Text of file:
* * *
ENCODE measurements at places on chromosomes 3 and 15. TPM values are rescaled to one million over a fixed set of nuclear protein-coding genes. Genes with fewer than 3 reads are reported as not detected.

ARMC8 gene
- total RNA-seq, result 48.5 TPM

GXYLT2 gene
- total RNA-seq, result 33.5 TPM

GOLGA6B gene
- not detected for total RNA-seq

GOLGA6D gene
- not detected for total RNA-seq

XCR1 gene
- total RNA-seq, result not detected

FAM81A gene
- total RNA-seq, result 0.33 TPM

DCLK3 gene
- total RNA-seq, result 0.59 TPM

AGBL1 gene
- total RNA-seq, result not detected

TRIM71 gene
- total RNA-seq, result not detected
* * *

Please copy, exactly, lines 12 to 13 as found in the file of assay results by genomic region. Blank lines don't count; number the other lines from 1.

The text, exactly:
FAM81A gene
- total RNA-seq, result 0.33 TPM